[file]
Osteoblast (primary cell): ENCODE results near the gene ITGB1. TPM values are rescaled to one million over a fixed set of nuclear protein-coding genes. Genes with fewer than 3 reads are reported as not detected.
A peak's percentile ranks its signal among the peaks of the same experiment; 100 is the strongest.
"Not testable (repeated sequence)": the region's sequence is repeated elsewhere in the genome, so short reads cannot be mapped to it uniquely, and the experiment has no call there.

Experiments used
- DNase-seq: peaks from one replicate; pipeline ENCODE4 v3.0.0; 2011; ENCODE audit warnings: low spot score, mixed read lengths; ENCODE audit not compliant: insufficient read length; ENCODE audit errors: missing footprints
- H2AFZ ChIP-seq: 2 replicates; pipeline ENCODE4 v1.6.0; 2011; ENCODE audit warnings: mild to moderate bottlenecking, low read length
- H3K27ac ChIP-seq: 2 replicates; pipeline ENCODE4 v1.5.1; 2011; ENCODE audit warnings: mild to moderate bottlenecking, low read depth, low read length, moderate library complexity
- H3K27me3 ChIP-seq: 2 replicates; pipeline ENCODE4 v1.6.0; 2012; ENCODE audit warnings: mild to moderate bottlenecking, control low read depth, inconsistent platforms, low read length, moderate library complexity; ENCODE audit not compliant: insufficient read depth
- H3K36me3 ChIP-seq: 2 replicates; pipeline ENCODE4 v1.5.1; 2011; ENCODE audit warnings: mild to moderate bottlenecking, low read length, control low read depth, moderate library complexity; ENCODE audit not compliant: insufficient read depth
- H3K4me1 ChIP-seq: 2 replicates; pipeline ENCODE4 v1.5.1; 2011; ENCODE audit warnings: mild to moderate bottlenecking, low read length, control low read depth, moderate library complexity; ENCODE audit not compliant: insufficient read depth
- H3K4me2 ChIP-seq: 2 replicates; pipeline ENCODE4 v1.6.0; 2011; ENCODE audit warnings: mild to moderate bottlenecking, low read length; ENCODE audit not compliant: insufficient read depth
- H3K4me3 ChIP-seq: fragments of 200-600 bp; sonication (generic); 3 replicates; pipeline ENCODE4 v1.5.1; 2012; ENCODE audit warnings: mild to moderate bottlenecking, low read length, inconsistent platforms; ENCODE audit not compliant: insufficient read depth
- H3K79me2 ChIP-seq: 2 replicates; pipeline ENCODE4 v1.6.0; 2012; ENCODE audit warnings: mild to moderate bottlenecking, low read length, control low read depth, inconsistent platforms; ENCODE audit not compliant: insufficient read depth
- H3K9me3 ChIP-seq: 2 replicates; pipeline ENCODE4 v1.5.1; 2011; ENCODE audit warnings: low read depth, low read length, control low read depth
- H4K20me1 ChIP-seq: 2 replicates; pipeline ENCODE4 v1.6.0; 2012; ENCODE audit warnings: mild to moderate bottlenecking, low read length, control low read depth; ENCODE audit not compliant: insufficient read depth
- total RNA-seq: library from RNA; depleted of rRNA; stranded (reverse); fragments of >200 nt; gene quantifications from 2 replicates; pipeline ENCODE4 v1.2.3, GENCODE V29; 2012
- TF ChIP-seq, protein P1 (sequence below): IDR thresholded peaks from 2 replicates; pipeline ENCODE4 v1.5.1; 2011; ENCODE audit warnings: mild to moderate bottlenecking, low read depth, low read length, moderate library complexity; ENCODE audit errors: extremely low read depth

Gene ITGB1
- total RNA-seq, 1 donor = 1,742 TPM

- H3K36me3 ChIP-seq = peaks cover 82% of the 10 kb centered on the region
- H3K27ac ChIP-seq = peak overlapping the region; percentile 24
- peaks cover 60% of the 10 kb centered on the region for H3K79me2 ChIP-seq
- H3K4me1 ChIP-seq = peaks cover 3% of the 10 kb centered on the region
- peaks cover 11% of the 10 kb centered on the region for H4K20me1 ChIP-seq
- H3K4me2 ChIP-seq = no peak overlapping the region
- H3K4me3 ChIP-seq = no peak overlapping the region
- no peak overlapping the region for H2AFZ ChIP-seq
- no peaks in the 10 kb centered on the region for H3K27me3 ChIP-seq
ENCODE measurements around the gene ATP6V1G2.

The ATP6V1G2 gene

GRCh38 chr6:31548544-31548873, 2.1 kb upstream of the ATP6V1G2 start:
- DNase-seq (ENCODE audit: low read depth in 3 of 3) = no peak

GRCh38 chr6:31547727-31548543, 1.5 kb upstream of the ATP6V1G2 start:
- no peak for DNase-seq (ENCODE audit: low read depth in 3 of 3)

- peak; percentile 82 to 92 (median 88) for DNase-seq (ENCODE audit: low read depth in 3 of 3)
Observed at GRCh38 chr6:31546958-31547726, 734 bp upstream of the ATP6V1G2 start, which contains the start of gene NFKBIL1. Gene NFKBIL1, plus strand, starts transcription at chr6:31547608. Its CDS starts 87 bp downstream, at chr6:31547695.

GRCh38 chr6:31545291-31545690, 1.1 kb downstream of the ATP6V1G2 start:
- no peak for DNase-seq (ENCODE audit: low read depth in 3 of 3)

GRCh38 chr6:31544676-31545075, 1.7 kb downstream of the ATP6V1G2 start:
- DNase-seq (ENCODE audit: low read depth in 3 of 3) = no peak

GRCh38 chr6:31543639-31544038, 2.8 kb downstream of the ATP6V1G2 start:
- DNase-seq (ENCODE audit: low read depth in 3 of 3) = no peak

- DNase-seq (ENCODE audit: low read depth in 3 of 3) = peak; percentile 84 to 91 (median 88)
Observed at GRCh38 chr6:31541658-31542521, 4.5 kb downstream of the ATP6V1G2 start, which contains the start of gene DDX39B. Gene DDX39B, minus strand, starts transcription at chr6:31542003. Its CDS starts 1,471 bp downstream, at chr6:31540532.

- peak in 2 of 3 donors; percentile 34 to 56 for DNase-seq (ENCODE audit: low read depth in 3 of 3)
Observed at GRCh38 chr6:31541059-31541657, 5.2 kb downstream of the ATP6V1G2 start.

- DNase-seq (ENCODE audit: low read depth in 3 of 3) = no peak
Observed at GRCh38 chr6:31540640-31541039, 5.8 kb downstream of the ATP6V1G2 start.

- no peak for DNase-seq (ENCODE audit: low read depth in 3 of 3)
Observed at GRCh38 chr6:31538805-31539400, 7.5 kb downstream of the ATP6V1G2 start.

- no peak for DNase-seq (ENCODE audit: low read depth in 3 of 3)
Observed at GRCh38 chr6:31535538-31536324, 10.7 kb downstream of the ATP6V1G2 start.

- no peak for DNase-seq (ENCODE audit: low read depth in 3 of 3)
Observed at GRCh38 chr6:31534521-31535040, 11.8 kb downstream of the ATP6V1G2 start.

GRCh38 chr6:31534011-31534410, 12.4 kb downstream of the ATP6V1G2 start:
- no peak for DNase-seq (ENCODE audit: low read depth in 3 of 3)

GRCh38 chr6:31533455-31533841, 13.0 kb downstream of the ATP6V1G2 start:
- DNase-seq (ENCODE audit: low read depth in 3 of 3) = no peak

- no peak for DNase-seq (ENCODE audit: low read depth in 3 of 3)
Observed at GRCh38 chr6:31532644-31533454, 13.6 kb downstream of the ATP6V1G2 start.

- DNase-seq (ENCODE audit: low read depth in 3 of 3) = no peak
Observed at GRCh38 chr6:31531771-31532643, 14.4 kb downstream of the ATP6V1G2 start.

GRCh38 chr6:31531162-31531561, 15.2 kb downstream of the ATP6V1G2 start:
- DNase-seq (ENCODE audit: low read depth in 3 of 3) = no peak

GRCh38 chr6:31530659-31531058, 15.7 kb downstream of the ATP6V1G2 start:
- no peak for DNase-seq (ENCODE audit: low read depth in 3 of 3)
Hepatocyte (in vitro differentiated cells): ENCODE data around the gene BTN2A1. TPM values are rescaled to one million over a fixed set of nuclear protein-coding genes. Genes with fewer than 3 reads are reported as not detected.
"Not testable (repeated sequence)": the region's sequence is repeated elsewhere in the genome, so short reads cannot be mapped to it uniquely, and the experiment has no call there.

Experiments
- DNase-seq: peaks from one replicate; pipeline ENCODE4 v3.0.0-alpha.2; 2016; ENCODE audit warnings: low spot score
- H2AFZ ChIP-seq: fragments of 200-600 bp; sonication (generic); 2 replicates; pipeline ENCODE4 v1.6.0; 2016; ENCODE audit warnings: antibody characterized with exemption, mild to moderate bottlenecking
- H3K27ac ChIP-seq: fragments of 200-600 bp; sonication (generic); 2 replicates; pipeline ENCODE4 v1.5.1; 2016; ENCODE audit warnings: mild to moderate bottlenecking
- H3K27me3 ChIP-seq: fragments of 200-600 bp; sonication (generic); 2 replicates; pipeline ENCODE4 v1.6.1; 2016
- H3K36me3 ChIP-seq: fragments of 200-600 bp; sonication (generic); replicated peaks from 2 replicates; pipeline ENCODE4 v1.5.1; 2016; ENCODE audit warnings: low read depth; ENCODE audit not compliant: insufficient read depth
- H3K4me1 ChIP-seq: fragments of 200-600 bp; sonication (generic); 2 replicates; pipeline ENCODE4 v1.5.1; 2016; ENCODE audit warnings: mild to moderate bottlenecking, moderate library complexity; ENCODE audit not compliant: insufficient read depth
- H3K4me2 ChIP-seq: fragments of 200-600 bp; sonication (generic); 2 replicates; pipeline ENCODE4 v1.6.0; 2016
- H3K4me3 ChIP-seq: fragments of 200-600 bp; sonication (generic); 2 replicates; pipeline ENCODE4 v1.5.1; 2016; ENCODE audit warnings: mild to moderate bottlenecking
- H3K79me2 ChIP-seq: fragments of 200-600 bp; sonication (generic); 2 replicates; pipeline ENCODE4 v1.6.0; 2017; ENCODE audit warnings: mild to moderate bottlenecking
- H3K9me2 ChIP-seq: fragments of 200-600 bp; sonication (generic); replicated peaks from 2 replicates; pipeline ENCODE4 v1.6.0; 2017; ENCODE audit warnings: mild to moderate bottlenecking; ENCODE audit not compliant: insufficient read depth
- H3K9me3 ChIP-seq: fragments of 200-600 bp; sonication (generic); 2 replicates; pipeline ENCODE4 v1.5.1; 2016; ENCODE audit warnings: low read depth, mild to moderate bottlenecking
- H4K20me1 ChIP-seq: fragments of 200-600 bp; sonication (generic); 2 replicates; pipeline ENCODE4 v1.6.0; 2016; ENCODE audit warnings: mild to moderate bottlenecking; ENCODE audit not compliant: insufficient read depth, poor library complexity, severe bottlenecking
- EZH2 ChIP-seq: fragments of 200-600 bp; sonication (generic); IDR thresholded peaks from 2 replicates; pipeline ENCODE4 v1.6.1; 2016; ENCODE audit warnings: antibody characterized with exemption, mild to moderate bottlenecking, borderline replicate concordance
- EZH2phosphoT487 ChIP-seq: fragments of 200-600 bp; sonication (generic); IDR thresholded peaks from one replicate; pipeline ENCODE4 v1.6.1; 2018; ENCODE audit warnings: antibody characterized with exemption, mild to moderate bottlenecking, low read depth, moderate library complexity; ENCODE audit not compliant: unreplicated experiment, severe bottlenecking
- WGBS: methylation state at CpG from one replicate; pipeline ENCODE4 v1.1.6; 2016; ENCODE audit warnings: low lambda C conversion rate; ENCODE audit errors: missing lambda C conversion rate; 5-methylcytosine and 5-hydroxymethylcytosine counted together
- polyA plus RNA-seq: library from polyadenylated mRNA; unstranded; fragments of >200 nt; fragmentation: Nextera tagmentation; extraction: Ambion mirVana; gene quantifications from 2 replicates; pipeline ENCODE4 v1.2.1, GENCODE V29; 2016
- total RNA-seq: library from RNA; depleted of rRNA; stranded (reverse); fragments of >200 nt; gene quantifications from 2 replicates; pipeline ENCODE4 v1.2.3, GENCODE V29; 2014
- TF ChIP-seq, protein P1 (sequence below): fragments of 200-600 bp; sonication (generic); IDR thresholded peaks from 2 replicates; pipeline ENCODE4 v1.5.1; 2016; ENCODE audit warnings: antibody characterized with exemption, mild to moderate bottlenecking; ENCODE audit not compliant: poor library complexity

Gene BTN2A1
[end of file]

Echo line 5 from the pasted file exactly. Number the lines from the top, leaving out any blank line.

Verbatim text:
- DNase-seq: peaks from one replicate; pipeline ENCODE4 v3.0.0; 2011; ENCODE audit warnings: low spot score, mixed read lengths; ENCODE audit not compliant: insufficient read length; ENCODE audit errors: missing footprints